Somalis - The First Decade and Beyond
by Debbie & Larry Ritter
From 1990-91 CFA Yearbook
Where did the Somali first originate and how are they different from the ever popular Abyssinian? The original Somalis were born to "registered" Abyssinian parents. It may be said that the Somali is simply a longhaired Abyssinian; but as mentioned earlier, there are some non-trivial differences between the two breeds.
Prior to a discussion of the origins of the Somalis, it is necessary to discuss some basic genetics concerning the longhair and shorthair genes and also the manner in which CFA allows the registration of both "long" and "short" haired Somalis.
The most important fact to consider is that the shorthair gene is dominant, and the longhair gene is recessive. This is always true in any breed. What this means is, if a cat is carrying the shorthair gene, it will be a shorthaired cat. However, a shorthaired cat may carry the longhair gene without showing any evidence of it.
As a consequence of the above, it is genetically possible for two shorthaired cats, who are both carrying the longhair gene, to produce a longhaired cat. However, no two longhaired cats, bred together, could possibly produce shorthair offspring.
The chart below shows the genetic results of the cross breeding of parents carrying combinations of the Shorthair and Longhair genes.
SS: Shorthair, not carrying the Longhair gene
SL: Shorthair, carrying the Longhair gene
LL: Longhair, not carrying the Shorthair gene
Since the acceptance of the Somali as a breed, CFA rules have allowed Somalis to be bred to Abyssinians. The purpose for this has been to increase the gene pool of the Somalis. The resulting kittens of any Somali to Aby breeding must all be registered as Somalis, regardless of the length of the coat. This is in spite of the fact that most resulting shorthaired kittens are visibly indistinguishable from their shorthaired Aby counterparts.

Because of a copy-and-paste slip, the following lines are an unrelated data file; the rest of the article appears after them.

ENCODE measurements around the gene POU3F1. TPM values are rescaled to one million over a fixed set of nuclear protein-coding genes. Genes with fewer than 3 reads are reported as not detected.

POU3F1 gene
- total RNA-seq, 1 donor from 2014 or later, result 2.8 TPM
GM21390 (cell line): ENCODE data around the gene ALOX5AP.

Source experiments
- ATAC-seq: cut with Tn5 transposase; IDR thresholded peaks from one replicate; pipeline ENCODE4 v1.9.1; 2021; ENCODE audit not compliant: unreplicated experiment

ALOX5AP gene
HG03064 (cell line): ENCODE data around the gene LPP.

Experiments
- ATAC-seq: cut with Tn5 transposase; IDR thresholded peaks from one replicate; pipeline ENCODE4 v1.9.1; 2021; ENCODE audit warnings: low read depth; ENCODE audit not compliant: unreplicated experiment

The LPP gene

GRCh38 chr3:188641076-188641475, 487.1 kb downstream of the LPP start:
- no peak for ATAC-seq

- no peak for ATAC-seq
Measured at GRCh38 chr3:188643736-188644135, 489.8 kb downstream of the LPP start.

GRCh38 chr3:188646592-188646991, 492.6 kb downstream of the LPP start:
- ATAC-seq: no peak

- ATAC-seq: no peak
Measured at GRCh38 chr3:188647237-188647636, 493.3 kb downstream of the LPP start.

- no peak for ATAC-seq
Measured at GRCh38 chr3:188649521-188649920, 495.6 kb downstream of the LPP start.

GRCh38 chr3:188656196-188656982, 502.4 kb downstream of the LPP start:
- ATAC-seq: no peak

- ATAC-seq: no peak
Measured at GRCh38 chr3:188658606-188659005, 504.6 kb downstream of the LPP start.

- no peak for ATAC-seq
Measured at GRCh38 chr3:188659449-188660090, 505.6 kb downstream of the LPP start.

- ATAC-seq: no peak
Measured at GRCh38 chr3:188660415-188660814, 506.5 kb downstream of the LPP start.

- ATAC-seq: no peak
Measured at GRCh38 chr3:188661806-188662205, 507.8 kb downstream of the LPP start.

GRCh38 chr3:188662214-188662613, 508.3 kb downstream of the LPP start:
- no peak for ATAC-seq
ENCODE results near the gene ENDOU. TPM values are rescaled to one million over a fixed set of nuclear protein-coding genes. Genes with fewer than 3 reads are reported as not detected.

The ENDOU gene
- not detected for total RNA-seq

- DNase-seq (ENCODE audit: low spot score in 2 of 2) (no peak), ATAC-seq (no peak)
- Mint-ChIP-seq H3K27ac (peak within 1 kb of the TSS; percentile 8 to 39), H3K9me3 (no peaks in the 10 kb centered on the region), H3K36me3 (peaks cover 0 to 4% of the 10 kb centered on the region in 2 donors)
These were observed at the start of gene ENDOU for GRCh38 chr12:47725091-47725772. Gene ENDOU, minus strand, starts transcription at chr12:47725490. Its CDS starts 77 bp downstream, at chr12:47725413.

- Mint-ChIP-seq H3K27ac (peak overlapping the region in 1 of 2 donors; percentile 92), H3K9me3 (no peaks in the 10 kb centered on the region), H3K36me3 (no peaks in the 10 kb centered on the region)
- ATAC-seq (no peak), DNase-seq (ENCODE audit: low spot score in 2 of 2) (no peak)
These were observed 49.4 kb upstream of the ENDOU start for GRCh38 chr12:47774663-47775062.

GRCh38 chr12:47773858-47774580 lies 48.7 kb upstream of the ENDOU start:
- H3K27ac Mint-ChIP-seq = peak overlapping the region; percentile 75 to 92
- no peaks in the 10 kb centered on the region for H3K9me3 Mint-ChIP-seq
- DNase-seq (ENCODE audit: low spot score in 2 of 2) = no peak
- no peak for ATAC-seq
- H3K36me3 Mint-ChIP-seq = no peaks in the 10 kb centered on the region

CFA only allows "shorthaired" kittens from an Aby to Somali breeding to be registered as Somalis. However, such kittens, may only be shown as AOV Somalis, and NOT as Abyssinians. It should be noted that this is primarily so because of the concerns of the Aby breeders to keep the occurrence of the longhair gene in the Abys to a minimum. The origins of the Somali, discussed further on in this article, shed some interesting light on such reasoning.
Since the Abyssinian is a shorthaired breed, how did it acquire the recessive longhaired gene? This is a question that has sparked debate for many years between Aby and Somali breeders. The answer to this question, if indeed it can ever be adequately answered, lies in a review of Somali and Abyssinian history dating back to the 1800's.
In 1967 an Abyssinian breeder, Evelyn Mague, was volunteering at an animal shelter near her home in New Jersey. One day a male cat was brought into the shelter and Evelyn realized that this was a longhaired Abyssinian. She had heard rumors of the existence of longhaired kittens in Aby litters, but had never seen one until this point in time. She named the cat "George" and saw to it that he was placed into a good home and subsequently neutered.